The book began life as a poem. “I wanted to write about a mom who comes home and isn’t feeling well, and I wanted it to be upbeat and optimistic – and that’s when I wrote this poem.”
Then Schwartz realized that with a few tweaks and artwork, it could be so much more.
She found an illustrator, Siski Kalla, through a book publishing site called Reedsy.com.
Schwartz has three more recently written poems that she plans to turn into children’s books.
Meanwhile, with publication slated for September 23, she is scheduling autograph events at local bookstores. A list is on their website: www.phyllisfeelsgreat.com.
In October, which is Breast Cancer Awareness Month, she will be signing books at the American Cancer Society’s Discovery Stores, with proceeds going to the Cancer Society. On October 16, she attends her Making Strides walk here and donates 100 pounds.
Susan Taylor, who presented KNSD’s evening news when Schwartz was boss, hosts the event, as she has done for 25 years.
“The reason I love the book is its appeal to young children,” says Taylor, whose mother also suffered from breast cancer.
Parents may not want to tell their 3- and 4-year-olds why mom is in bed, or why mom lost her hair or has cancer, Taylor adds.
She sums up the message of Schwartz’s book: “Mom isn’t feeling well, but let’s make her laugh and have fun.” Let’s give him a hug and all be together like a family.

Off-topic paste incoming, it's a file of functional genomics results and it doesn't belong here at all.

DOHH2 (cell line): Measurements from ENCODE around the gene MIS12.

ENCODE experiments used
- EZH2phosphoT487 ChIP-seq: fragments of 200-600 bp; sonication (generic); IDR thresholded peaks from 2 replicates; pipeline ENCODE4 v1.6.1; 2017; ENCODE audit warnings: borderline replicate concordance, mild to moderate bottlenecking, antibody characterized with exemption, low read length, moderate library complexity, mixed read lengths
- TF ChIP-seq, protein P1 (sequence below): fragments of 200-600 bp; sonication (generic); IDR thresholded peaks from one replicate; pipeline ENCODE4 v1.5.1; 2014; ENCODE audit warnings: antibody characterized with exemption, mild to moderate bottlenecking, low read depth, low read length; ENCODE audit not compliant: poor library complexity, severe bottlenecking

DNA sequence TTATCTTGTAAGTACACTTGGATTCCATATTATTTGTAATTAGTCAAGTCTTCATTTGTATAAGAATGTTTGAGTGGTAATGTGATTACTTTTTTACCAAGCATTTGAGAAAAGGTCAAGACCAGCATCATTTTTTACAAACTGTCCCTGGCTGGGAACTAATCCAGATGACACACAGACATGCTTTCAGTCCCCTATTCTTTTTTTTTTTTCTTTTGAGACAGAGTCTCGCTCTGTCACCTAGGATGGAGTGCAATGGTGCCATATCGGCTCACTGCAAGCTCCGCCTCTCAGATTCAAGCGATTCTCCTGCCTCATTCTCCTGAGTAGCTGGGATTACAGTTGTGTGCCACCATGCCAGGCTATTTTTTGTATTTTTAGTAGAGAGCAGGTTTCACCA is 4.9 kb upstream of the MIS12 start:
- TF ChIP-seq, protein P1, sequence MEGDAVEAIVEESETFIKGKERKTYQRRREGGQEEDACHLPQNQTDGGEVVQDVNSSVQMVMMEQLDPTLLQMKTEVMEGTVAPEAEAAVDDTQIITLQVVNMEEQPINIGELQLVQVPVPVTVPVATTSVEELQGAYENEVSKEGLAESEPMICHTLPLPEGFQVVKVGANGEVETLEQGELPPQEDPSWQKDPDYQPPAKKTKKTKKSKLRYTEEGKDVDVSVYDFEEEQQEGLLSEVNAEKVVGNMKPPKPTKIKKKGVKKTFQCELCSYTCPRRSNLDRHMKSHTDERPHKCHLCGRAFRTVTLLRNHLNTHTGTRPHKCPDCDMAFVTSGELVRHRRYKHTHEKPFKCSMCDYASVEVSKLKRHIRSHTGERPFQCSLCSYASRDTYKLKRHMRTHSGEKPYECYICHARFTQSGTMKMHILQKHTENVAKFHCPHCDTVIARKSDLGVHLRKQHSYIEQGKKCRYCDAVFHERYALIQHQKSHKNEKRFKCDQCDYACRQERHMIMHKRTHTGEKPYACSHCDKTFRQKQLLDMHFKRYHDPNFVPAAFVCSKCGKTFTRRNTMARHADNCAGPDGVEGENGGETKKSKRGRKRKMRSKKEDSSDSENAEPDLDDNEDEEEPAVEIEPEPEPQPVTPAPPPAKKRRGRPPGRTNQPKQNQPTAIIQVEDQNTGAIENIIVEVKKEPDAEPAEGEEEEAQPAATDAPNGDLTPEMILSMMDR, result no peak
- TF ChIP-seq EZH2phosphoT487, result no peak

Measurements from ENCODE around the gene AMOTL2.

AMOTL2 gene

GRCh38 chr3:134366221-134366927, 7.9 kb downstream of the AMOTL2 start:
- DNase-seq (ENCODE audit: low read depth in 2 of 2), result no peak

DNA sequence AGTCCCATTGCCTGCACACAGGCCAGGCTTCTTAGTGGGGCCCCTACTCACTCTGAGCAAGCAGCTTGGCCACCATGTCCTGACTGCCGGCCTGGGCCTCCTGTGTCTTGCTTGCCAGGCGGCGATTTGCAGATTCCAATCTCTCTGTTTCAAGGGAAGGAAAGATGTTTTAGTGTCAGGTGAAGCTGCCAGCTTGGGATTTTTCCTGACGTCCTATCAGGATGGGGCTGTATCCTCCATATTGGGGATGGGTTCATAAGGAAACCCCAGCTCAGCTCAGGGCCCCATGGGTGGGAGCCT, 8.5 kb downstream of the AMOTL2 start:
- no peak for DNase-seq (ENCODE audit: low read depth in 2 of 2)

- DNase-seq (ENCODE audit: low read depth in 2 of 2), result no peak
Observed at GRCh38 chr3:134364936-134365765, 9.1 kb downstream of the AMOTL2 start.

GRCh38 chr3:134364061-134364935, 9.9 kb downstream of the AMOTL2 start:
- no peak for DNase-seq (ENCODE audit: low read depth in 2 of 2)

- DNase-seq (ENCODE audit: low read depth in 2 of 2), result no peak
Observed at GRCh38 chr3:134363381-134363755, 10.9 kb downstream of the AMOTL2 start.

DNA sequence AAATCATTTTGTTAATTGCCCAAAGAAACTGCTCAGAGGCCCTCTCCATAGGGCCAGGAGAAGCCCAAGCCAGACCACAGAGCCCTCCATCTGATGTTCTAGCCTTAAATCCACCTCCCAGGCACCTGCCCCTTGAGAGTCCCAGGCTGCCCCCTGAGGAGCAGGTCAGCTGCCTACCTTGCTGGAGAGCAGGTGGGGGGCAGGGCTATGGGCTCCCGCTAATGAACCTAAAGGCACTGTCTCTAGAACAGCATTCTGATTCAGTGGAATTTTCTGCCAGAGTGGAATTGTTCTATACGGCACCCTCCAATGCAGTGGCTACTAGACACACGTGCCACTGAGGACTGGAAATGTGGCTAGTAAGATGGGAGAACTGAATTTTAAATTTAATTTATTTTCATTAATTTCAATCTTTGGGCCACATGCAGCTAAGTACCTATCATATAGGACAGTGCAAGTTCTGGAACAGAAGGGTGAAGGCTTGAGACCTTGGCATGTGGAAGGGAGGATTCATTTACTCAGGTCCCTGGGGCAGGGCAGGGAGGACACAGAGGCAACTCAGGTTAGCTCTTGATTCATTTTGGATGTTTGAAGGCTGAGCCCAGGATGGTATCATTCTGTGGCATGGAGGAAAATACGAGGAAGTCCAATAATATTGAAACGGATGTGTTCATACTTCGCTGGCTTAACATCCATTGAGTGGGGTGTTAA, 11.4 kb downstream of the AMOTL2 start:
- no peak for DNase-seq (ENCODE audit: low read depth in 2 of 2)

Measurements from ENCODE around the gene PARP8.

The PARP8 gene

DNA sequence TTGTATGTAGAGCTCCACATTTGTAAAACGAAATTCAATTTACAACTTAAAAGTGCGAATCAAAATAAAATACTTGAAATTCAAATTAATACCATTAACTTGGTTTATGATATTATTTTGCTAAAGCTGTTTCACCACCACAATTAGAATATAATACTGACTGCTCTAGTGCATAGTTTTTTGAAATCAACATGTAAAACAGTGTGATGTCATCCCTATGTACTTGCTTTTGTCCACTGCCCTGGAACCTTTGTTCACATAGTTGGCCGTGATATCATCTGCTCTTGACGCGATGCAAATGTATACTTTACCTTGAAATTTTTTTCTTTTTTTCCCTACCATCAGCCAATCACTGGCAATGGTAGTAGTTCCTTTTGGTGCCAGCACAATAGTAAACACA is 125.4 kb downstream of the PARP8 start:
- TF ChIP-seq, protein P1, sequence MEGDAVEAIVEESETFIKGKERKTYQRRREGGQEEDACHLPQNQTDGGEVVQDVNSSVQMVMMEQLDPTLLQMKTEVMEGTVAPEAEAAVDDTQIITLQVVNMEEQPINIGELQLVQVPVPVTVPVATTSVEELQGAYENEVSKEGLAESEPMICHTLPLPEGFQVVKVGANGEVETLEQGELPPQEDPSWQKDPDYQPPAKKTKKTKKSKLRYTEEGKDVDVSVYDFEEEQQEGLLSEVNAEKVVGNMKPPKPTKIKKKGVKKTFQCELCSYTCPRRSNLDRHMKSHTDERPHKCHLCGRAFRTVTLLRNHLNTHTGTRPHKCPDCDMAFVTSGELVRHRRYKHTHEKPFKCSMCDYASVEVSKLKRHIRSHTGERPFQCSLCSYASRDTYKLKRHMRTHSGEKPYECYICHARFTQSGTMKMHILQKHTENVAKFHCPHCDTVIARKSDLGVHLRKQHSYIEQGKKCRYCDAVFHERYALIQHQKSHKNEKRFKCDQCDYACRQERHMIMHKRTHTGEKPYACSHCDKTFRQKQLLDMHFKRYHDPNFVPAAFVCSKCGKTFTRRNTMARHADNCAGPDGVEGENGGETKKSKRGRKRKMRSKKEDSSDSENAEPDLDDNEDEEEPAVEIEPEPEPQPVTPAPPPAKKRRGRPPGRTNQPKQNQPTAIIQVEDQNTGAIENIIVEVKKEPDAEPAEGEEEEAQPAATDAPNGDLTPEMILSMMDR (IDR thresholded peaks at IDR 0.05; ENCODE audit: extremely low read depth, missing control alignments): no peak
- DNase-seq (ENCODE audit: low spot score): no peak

“A lot of people who know me from the news side, don’t realize I’m a sweet gooey goo,” Schwartz says. When she was vice president of news at ABC-owned WLS-TV in Chicago, the station’s general manager nicknamed her “Schwarzkoph,” after General “Stormin’ Norman” Schwarzkoph, who ran coalition forces during the Gulf War.
“That kind of defines me — hard-core, quick-talking, quick-thinking, loud — this impatient news girl who wants to be in the newsroom fray,” she says. “None of them would have imagined that I would write children’s books.”
In fact, Taylor can make that leap. “The Phyllis I see today is more thoughtful, more vulnerable than the Phyllis I knew at the TV station. But cancer does that to you. It changes you and makes you reassess what’s really important in your life,” says Taylor, now director of external affairs for Scripps Health.
Schwartz has plenty of material for a fascinating revealing memoir. “I know so much about so many people,” she admits, but she doesn’t want to go through the stress and possible hurt that such revelations could bring.
She prefers what she calls her passion project.
The children’s book is semi-autobiographical.
Like the sick mom in the book: “I love almond lattes and chocolate chip cookies, and I get grumpy when I get soaked in the rain.” She also wears red sunglasses, sometimes ties her hair in a side ponytail, and wears Frida Kahlo print socks.
Cancer is not mentioned in the book – just the removal of mom’s “bumps”. This is intentional because its message applies to a number of health issues.
Schwartz’s goal was to make a sad and difficult topic more fun and upbeat – “something a parent can use to have a good conversation with their kids.” And that’s what she did.